Paddles are meant to propel kayaks, but they can also be used to splash cool water on anyone sizzling under Southern Nevada’s sun at Lake Mead National Recreation Area.

Limited Lower Colorado

Stunning views of Black Canyon’s geology and chance sightings of a bald eagle or a bighorn sheep await kayakers willing to drive about an hour southeast of Las Vegas to Willow Beach on the Arizona side of the Lower Colorado River. Reservations are required for four-hour or daylong rentals that give kayakers more than enough time to paddle 2 miles upriver to reach Emerald Cave and back to Willow Beach’s marina.

Prices to rent for self-guided trips start at about $70, and visitors also need to pay $25 or show a park pass before driving down to the Willow Beach parking and picnic spots that are part of Lake Mead National Recreation Area. Mornings are best for wildlife viewing and cooler temperatures. The National Park Service keeps a list of kayak outfitters on its website: nps.gov/lake/planyourvisit/black-canyon-water-trail.htm.

Guided trips to Emerald Cave are also available and start at about $139. Those three- to four-hour outings begin at Willow Beach, and the trip’s highlight is time spent in a cave inside the towering Arizona walls of Black Canyon. When the light’s right and your kayak is backed into the grotto, the sparkling waters of Emerald Cave live up to its name.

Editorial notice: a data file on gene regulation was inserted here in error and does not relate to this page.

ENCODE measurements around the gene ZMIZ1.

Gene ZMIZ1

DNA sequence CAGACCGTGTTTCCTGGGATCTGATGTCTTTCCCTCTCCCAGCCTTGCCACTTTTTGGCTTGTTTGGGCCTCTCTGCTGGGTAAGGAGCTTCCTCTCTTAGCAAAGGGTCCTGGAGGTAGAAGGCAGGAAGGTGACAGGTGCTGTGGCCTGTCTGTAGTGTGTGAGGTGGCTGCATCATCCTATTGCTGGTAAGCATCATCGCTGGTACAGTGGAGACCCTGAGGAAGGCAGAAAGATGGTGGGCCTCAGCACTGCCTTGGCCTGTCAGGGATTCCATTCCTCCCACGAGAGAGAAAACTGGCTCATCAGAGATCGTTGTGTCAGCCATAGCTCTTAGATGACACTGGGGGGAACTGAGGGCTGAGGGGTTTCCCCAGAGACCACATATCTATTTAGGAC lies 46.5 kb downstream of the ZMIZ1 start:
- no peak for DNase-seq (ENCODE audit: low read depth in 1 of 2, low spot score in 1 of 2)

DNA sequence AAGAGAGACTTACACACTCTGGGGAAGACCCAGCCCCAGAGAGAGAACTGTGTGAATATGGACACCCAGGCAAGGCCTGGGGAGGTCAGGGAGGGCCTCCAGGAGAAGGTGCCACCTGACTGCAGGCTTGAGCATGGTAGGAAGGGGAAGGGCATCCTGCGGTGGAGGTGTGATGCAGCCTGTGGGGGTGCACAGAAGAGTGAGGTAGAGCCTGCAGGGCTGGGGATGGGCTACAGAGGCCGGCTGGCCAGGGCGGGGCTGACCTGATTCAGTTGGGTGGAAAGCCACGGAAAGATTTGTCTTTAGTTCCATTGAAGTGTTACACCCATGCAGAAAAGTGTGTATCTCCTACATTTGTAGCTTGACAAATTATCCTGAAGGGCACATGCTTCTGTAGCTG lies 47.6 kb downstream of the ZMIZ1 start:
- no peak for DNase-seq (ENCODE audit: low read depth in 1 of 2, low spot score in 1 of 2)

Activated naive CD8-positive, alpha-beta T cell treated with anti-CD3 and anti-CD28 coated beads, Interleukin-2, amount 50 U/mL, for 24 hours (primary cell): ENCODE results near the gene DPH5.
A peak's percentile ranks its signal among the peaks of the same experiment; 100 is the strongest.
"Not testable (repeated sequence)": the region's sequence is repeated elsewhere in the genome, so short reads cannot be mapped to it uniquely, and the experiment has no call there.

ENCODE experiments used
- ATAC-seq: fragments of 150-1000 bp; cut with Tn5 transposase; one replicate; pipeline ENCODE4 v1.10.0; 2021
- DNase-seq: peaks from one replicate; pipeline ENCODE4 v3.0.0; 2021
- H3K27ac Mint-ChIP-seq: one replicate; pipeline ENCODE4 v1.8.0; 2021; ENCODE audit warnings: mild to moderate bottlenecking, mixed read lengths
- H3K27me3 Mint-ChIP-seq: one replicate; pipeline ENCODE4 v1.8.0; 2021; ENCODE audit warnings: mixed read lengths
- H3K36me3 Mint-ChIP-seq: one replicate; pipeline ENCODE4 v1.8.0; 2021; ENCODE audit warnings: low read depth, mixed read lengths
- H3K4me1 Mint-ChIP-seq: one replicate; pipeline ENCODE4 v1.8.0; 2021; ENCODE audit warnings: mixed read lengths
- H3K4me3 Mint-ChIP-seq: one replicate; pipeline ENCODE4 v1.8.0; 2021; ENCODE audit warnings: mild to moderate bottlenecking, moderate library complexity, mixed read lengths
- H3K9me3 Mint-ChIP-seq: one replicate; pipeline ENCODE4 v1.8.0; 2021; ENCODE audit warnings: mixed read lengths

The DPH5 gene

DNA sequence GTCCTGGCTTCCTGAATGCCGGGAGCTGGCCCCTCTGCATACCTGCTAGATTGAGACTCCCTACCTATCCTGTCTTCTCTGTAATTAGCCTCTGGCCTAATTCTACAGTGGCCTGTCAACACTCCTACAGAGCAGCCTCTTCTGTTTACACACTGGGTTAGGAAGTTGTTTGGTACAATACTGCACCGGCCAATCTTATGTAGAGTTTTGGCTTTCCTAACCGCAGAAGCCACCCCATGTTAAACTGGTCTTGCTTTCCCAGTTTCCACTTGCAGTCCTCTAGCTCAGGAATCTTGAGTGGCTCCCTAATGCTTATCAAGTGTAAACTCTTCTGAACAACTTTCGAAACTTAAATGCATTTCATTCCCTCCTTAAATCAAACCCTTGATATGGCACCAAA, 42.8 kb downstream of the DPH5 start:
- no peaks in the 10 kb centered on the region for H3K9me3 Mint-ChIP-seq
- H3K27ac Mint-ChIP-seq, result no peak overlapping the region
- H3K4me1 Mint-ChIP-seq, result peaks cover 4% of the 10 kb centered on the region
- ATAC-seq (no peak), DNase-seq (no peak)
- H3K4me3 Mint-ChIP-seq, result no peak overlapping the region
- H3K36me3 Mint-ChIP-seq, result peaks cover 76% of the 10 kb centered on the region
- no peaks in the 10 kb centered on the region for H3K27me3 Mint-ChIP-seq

Whether on a guided trip or a self-directed paddle on the Lower Colorado River, it’s hard not to gain a greater appreciation of Lake Mead history while having fun and taking in the geology and wildlife. Before Hoover Dam was built, the untamed Colorado River powered forcefully through Black Canyon. Kayakers today pass by historical remnants of the nearly 90-year-old engineering and construction feat.

Going big

Paddling 12 miles from Hoover Dam to Willow Beach adds logistical complexity, physical hardship and expense, but this kayaking experience has the potential to become a cherished memory, as it has for my family.

Whether on a guided tour (starting at about $230) or self-guided excursion (about $140), kayakers must carry their identification while they are escorted by an outfitter along a U.S. government-secured service road to the kayak-launching site on the flat waters of the Lower Colorado River just below Hoover Dam. A $32 fee for the escort and park entry is included in the listed totals, which presume in most cases that kayakers meet outfitters early in the morning at Hoover Dam Lodge. Shuttle service from some Las Vegas Strip hotels is another option. Arrangements are best made far in advance.